It's a type of fat that's typically solid at room temperature, like lard, butter, or coconut oil, and is only good for you in small quantities. Too much can raise your LDL "bad" cholesterol, which can lead to heart disease. That's why you shouldn't get more than 10% of your calories from saturated fat. That's 200 calories in a 2,000-calorie diet, or 22 grams of saturated fat.
That's compared to 4 grams for ice cream. But there's a catch. The serving size for ice cream is smaller -- a half cup. There are "low-fat" and "nonfat" Greek-style yogurts that get rid of all or most of the saturated fat.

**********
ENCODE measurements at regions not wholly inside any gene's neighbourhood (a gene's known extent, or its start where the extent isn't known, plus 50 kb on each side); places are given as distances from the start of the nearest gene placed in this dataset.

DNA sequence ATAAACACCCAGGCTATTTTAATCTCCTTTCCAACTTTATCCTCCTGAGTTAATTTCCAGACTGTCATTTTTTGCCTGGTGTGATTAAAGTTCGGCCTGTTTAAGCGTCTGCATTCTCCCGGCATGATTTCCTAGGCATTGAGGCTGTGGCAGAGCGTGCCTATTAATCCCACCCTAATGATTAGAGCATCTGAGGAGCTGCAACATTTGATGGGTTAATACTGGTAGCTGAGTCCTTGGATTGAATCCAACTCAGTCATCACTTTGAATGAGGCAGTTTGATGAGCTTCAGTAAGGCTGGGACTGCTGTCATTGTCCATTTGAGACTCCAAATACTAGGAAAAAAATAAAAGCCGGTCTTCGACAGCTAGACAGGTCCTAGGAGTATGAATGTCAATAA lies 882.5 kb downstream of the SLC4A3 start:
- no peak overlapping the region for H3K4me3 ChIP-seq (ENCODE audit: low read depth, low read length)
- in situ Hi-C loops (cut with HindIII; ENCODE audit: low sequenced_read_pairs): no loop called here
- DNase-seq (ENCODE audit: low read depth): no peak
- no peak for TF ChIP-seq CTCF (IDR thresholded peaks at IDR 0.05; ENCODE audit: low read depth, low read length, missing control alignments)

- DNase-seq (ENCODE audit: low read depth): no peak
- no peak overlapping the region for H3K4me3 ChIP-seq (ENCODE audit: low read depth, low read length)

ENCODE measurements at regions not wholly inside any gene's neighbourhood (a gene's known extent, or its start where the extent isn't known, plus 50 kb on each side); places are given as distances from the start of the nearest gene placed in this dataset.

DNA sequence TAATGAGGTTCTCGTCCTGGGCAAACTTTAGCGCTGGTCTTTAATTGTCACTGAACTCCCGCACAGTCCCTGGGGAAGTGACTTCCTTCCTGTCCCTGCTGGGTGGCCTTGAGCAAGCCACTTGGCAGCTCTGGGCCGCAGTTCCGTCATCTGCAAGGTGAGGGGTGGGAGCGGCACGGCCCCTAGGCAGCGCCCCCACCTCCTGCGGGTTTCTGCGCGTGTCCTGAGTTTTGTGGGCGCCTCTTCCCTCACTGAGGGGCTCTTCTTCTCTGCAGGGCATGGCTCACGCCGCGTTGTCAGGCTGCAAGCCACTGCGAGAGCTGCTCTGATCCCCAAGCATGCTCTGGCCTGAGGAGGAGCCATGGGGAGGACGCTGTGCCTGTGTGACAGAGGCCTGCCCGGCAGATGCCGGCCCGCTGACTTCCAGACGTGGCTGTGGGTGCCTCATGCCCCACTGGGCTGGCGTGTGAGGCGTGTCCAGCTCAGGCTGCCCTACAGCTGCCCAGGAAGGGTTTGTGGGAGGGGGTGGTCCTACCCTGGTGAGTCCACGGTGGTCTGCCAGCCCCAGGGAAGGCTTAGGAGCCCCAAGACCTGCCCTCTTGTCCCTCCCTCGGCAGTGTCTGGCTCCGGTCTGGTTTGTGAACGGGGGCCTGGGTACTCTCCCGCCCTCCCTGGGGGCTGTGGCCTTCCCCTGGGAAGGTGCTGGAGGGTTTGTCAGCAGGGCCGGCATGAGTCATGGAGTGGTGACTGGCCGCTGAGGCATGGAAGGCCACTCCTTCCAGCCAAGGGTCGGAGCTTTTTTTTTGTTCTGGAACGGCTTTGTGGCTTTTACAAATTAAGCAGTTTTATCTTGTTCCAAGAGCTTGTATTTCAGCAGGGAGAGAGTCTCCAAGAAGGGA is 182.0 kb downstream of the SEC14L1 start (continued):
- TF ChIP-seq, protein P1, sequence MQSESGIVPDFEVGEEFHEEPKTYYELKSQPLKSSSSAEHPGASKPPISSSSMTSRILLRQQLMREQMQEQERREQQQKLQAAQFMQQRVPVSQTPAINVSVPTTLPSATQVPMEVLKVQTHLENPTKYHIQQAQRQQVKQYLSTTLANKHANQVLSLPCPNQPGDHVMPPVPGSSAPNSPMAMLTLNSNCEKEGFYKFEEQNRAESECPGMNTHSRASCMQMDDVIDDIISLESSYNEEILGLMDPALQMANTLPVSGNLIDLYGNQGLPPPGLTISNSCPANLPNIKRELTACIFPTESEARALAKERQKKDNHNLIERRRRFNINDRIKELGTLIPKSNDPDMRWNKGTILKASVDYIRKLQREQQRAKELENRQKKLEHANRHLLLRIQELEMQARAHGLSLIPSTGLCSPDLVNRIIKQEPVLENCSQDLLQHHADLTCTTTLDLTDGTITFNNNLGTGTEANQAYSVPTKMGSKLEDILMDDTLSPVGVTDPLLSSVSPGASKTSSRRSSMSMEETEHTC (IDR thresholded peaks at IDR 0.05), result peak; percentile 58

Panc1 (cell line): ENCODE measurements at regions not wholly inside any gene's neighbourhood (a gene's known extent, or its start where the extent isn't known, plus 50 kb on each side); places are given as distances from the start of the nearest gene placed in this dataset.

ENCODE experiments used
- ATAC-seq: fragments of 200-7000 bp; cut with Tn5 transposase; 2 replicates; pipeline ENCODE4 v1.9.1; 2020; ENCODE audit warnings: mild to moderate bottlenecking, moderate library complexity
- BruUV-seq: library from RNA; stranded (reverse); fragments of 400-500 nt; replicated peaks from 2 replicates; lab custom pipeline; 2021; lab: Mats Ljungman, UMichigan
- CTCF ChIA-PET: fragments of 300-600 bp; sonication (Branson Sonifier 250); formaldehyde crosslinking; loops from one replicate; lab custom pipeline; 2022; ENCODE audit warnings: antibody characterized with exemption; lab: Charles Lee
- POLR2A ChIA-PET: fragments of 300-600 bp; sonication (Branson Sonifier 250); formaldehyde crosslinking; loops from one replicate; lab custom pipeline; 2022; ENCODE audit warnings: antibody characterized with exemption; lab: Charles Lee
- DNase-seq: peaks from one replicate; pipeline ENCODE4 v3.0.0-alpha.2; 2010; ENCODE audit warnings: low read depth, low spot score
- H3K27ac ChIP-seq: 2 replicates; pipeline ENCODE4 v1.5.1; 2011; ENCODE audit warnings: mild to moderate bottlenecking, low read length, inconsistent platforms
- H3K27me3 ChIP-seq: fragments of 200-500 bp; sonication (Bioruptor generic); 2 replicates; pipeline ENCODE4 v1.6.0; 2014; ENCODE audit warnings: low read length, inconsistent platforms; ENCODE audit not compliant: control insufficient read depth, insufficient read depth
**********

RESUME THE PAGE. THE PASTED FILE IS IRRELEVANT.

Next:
Chicken Thigh or Salmon Filet?
That's three times more than a serving of salmon. And that's without the skin, which adds more saturated fat. To cut back, try chicken breast instead. It has about 1 gram per serving.
That's double the saturated fat of a 3-ounce serving of top sirloin that's been trimmed of all visible fat. Even if you leave 1/8 inch of fat on, it only gets up to just over 2 grams. That said, milk is a better source of nutrients like vitamin A, vitamin D, and calcium. Milk also has fewer calories.
Cheese Pizza or Potato Chips?
Per slice? That's right. When was the last time you ate one slice of pizza and stopped? But that doesn't mean it's open season for potato chips. A serving -- which is only about 15 chips -- still has a gram or so of saturated fat.